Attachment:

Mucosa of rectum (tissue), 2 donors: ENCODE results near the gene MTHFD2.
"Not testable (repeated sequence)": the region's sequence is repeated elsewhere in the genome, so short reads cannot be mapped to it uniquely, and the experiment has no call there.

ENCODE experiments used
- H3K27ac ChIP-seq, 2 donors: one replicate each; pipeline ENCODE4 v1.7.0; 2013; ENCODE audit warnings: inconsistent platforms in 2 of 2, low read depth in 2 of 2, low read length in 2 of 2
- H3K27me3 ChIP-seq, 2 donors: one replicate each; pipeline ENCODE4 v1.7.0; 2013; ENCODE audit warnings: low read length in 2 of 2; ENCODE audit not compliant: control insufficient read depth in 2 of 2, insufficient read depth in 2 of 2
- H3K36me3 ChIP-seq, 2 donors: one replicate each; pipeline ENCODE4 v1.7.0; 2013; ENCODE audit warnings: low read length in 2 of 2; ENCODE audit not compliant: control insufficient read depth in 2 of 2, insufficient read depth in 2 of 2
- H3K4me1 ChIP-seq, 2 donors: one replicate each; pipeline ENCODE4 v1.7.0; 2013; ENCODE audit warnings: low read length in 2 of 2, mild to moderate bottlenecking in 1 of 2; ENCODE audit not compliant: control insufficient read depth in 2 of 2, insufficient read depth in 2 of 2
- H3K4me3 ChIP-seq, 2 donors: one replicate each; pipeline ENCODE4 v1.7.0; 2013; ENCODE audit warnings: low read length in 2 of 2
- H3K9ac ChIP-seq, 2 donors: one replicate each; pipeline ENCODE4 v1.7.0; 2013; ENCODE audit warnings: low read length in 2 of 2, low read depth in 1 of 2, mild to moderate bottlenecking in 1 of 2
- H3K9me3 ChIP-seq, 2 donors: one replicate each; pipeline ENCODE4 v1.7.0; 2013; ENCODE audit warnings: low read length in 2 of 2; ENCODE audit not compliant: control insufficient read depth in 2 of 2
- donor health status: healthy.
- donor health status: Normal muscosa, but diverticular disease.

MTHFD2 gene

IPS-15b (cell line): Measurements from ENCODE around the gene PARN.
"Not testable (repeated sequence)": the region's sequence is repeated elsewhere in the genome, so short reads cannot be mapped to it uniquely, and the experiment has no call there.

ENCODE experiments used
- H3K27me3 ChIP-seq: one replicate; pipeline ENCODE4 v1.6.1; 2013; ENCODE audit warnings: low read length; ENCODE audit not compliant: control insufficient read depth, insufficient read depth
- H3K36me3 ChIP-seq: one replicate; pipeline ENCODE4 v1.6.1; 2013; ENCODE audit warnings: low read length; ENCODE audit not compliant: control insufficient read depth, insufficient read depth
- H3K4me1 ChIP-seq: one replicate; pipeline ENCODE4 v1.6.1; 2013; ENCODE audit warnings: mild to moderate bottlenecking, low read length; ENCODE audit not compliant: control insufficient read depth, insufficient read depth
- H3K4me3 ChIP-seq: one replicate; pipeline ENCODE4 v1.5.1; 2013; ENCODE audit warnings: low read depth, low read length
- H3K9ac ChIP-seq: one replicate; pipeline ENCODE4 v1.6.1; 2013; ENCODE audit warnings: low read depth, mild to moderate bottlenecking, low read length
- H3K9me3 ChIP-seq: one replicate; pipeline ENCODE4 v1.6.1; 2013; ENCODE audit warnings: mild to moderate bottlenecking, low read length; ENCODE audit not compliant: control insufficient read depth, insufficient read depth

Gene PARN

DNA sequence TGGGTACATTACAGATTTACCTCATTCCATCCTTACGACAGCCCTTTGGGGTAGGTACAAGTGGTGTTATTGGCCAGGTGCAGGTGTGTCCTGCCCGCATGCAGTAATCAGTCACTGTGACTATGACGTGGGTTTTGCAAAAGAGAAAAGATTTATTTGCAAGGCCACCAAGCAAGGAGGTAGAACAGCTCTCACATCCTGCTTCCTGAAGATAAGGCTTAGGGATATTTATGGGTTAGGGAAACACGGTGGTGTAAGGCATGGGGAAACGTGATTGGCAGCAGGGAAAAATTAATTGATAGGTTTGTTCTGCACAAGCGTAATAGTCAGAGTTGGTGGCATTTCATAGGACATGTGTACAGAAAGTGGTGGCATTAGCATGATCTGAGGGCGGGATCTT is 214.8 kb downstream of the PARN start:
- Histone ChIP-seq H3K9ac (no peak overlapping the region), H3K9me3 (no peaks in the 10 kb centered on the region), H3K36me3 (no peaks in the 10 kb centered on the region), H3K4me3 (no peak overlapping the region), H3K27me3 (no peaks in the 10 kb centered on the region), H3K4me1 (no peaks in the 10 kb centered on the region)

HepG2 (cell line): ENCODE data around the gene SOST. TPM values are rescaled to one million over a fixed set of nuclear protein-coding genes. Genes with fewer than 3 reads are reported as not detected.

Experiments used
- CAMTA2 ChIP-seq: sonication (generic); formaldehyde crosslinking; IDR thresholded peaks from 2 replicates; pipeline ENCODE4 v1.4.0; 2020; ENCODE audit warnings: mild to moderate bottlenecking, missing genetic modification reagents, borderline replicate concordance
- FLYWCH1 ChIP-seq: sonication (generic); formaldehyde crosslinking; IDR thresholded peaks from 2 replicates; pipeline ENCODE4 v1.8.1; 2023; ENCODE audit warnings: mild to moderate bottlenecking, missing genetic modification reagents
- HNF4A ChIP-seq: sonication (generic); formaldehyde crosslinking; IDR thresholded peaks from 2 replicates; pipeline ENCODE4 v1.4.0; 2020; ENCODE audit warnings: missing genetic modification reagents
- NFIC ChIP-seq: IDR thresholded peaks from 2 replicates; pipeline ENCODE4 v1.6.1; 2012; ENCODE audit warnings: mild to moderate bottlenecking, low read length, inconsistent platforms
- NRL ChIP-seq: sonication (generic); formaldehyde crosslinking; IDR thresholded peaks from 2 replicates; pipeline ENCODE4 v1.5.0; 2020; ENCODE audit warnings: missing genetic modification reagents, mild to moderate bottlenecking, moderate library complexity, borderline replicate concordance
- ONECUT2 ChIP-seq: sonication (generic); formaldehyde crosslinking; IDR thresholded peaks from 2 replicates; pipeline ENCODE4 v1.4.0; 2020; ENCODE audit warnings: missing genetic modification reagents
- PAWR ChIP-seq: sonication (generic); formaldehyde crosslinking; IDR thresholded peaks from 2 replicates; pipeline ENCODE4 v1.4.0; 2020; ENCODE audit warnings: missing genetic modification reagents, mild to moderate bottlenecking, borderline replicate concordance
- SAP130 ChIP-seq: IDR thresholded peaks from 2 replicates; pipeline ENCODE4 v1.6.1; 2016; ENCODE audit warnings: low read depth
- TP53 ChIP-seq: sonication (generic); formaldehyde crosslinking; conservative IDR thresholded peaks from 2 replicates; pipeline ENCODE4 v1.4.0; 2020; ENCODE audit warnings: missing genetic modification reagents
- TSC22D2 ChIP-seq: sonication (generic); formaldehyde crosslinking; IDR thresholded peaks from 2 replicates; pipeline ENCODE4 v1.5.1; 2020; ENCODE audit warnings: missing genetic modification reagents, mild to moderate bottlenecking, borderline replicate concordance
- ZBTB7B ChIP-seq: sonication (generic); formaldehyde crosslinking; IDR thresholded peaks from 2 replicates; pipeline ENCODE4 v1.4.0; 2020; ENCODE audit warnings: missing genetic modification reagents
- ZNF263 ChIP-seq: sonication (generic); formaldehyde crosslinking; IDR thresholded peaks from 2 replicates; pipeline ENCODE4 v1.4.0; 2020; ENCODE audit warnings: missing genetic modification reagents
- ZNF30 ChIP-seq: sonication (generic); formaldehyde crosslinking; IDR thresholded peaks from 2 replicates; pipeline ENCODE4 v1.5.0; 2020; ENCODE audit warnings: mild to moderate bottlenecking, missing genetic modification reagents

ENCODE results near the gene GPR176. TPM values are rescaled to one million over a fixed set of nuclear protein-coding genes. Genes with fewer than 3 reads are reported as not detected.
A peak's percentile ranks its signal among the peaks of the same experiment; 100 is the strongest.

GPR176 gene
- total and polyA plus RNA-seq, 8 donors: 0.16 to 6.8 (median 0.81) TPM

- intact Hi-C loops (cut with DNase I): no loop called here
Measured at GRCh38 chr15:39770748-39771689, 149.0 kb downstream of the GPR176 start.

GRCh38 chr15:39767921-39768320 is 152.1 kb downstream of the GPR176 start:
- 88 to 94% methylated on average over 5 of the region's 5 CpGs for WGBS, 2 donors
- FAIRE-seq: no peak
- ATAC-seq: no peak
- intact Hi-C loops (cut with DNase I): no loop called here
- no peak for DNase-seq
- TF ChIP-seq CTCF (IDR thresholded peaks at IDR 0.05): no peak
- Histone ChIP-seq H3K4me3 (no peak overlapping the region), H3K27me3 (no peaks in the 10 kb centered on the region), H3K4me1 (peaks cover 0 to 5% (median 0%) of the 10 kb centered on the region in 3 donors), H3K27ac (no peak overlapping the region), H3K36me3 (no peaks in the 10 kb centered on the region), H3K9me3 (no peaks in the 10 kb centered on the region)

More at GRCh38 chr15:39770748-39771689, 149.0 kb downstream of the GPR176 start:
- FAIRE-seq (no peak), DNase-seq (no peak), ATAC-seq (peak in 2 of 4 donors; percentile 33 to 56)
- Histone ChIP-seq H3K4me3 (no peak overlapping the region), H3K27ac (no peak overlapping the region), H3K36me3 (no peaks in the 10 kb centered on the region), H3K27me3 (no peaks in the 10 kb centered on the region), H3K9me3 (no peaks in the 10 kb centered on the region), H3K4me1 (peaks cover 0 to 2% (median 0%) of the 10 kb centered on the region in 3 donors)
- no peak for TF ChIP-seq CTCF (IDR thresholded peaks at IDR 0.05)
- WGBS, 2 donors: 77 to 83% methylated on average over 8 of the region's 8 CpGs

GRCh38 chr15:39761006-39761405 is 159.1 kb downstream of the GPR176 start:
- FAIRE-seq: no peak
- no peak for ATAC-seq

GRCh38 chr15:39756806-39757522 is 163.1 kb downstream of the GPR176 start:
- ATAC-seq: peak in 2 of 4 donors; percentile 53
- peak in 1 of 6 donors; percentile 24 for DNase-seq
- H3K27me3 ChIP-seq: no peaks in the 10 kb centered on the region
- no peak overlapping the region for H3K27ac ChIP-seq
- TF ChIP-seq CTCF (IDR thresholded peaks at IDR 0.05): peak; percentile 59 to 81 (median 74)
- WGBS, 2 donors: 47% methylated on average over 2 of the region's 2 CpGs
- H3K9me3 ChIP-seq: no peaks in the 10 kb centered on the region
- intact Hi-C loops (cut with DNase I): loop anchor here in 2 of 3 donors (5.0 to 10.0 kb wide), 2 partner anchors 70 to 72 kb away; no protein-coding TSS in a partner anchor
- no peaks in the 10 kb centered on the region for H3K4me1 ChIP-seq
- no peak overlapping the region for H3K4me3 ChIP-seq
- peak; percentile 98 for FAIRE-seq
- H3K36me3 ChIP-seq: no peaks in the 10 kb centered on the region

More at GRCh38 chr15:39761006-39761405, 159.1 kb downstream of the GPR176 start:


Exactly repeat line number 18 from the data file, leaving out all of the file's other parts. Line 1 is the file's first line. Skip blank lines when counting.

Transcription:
- H3K36me3 ChIP-seq: one replicate; pipeline ENCODE4 v1.6.1; 2013; ENCODE audit warnings: low read length; ENCODE audit not compliant: control insufficient read depth, insufficient read depth